Medical errors can be criminal, Tennesee nurse’s conviction shows
While nurses deserve patients’ gratitude and the highest praise for the valiant care they have provided during the coronavirus pandemic, a Nashville case has raised tough questions as to whether and when professional caregivers’ medical errors ought to be criminalized.
Prosecutors decided that some mistakes rise to the criminal level, after considering the evidence against RaDonda Vaught, a former nurse involved in a 2017 fatal drug error.
Vaught, who already has been stripped of her nursing license, has been convicted, NPR reported, of “gross neglect of an impaired adult and negligent homicide after a three-day trial … She faces three to six years in prison for neglect and one to two years for negligent homicide as a defendant with no prior convictions, according to sentencing guidelines provided by the Nashville district attorney’s office. Vaught is scheduled to be sentenced May 13, and her sentences are likely to run concurrently, said the district attorney’s spokesperson, Steve Hayslip.”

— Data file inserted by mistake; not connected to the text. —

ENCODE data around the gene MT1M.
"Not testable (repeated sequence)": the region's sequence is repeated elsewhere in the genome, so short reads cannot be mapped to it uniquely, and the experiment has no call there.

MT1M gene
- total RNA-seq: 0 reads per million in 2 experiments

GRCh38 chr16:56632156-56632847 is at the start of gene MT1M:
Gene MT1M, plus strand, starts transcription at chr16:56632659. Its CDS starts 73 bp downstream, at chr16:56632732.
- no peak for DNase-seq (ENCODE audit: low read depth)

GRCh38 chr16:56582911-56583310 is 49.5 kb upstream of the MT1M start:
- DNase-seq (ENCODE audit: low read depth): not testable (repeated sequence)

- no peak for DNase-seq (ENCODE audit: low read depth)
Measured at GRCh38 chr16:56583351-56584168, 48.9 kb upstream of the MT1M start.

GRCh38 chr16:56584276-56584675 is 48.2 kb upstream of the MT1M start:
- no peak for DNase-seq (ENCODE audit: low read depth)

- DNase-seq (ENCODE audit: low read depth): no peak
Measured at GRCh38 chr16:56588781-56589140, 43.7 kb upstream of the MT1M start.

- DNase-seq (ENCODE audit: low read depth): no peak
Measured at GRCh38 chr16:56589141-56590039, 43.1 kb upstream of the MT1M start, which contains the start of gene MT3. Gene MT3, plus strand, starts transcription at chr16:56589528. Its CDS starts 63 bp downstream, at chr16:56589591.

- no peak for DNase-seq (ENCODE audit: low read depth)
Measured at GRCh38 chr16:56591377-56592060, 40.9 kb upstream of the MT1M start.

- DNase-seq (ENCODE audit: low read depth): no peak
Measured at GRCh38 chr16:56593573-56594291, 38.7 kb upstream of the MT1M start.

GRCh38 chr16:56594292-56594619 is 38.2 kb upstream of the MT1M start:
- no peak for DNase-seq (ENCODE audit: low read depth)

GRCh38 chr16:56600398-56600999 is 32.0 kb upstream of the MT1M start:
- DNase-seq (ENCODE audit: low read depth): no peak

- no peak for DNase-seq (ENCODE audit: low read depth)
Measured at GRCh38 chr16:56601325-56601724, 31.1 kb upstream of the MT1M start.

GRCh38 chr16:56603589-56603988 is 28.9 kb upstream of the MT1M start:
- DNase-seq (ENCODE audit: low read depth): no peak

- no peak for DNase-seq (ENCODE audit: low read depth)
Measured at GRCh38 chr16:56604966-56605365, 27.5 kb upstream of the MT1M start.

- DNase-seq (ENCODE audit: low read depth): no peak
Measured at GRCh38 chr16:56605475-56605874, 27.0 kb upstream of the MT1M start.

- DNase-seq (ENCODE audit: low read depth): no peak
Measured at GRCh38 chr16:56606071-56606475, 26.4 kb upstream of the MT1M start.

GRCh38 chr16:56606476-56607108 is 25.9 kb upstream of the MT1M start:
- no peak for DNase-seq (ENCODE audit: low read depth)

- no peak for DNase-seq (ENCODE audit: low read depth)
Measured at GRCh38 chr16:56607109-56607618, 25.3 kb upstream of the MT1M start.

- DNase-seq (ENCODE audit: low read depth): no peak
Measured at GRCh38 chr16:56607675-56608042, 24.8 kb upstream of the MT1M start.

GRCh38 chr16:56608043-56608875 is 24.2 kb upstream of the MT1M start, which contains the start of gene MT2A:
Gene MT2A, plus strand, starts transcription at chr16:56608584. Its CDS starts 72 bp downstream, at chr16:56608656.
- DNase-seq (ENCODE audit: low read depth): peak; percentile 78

During her trial, authorities showed that Vaught, 37, “injected the paralyzing drug vecuronium into 75-year-old Charlene Murphey instead of the sedative Versed on Dec. 26, 2017,” the Associated Press reported. “Vaught freely admitted to making several errors with the medication that day, but her defense attorney argued the nurse was not acting outside of the norm and systemic problems at Vanderbilt University Medical Center were at least partly to blame for the error.”
Here is more detail from the news agency as to why prosecutors considered Vaught’s conduct so grievous: